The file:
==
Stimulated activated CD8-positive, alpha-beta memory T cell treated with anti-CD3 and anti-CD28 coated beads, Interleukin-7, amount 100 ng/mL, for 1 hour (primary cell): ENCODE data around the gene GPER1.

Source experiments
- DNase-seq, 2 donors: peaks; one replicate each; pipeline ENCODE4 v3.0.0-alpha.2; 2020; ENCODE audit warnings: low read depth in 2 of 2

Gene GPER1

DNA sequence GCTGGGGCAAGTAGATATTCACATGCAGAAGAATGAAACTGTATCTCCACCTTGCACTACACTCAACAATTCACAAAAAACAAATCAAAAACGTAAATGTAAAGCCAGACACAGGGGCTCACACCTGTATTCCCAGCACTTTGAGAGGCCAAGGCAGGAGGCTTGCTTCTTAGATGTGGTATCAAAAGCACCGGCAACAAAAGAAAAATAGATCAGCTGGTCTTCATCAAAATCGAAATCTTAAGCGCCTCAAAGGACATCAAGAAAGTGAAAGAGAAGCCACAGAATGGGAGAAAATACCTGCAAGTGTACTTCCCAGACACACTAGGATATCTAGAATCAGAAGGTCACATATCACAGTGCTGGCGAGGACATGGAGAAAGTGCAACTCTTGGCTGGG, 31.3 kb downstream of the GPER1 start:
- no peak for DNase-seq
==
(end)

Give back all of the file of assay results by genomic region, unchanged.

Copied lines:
Stimulated activated CD8-positive, alpha-beta memory T cell treated with anti-CD3 and anti-CD28 coated beads, Interleukin-7, amount 100 ng/mL, for 1 hour (primary cell): ENCODE data around the gene GPER1.

Source experiments
- DNase-seq, 2 donors: peaks; one replicate each; pipeline ENCODE4 v3.0.0-alpha.2; 2020; ENCODE audit warnings: low read depth in 2 of 2

Gene GPER1

DNA sequence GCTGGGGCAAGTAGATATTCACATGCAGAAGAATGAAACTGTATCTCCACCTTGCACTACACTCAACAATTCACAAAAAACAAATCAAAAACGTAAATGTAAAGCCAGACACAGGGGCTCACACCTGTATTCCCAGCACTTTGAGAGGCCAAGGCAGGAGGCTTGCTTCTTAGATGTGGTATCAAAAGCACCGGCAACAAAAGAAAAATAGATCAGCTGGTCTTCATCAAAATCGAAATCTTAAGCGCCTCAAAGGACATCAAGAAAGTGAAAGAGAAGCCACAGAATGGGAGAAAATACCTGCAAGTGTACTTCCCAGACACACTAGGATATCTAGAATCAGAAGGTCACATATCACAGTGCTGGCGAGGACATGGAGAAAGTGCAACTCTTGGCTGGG, 31.3 kb downstream of the GPER1 start:
- no peak for DNase-seq